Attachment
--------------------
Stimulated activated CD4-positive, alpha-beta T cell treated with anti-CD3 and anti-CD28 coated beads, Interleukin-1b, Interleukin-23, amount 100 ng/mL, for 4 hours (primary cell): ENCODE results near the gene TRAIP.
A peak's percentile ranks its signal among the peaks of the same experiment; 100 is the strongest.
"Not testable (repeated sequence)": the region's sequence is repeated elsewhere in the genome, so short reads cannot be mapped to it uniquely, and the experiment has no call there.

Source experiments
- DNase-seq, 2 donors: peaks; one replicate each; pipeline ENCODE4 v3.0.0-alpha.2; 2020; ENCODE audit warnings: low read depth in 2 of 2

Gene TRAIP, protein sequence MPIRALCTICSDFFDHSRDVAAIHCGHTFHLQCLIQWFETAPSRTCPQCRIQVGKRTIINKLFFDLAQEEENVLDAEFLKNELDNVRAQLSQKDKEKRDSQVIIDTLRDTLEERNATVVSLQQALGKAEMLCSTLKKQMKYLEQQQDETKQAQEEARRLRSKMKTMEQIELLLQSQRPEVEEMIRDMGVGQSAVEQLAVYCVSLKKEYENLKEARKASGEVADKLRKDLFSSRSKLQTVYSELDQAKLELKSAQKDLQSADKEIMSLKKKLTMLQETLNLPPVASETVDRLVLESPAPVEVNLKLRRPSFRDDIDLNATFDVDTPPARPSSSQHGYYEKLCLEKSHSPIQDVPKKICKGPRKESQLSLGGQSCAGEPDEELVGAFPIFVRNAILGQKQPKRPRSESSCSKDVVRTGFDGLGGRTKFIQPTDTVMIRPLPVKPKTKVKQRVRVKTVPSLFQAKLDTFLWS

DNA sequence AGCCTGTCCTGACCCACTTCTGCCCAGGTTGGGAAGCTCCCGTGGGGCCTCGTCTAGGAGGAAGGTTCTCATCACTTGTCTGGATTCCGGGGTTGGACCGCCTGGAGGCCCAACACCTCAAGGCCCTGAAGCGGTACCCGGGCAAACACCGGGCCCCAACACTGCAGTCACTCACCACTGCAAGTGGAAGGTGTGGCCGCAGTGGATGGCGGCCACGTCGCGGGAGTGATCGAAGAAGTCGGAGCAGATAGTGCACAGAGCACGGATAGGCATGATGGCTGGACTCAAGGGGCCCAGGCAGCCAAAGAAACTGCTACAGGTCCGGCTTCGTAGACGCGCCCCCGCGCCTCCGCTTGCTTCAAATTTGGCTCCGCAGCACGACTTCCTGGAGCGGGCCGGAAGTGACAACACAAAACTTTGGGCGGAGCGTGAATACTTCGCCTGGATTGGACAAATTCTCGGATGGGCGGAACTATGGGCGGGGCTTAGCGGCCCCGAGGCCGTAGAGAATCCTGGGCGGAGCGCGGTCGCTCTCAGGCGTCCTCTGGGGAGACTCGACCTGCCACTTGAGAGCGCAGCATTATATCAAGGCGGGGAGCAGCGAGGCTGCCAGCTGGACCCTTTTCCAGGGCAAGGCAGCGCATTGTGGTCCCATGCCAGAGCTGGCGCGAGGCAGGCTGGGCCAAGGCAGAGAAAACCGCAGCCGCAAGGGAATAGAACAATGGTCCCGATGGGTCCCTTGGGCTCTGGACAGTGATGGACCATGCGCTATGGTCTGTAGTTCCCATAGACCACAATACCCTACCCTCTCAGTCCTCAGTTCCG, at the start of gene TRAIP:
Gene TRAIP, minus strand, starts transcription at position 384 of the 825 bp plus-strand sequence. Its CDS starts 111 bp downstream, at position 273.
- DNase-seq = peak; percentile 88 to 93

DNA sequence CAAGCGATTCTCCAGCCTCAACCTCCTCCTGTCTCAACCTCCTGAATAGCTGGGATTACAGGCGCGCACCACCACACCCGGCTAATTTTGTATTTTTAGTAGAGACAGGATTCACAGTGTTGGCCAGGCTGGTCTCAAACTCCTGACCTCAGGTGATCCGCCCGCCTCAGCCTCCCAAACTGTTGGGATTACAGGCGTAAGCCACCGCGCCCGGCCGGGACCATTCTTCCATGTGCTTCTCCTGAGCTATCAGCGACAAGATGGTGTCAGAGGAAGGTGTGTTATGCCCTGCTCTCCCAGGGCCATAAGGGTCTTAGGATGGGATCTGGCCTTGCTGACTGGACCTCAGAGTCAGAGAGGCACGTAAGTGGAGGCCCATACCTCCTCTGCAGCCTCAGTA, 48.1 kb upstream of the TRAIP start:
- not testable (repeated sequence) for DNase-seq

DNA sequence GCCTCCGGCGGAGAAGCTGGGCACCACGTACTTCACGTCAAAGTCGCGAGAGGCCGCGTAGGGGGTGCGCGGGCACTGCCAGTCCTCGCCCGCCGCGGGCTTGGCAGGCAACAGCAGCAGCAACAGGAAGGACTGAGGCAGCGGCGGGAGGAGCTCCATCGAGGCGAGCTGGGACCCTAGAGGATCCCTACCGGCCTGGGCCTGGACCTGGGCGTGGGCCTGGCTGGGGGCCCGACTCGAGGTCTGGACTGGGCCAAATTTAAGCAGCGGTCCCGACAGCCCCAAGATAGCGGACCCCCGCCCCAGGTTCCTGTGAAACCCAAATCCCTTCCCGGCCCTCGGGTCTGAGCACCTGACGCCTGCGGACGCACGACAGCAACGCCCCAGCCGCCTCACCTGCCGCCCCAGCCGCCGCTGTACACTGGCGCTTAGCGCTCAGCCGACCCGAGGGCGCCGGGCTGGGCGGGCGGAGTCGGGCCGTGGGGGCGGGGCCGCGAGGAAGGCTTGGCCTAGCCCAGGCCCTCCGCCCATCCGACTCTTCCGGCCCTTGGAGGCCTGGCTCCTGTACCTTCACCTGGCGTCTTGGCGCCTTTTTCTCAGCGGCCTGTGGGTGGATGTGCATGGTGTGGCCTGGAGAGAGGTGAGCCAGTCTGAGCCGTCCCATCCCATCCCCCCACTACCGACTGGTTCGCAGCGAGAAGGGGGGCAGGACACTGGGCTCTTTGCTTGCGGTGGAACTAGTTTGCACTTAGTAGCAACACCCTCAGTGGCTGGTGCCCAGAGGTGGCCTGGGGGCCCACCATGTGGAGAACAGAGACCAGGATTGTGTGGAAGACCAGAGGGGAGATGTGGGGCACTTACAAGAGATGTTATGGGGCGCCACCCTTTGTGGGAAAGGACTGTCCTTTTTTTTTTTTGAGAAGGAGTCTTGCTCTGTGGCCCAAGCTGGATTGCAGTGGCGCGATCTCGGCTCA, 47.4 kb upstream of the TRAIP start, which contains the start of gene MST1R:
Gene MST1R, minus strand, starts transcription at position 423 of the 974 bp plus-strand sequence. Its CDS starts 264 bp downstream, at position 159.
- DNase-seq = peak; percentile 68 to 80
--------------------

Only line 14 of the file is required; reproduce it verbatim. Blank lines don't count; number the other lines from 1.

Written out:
- DNase-seq = peak; percentile 68 to 80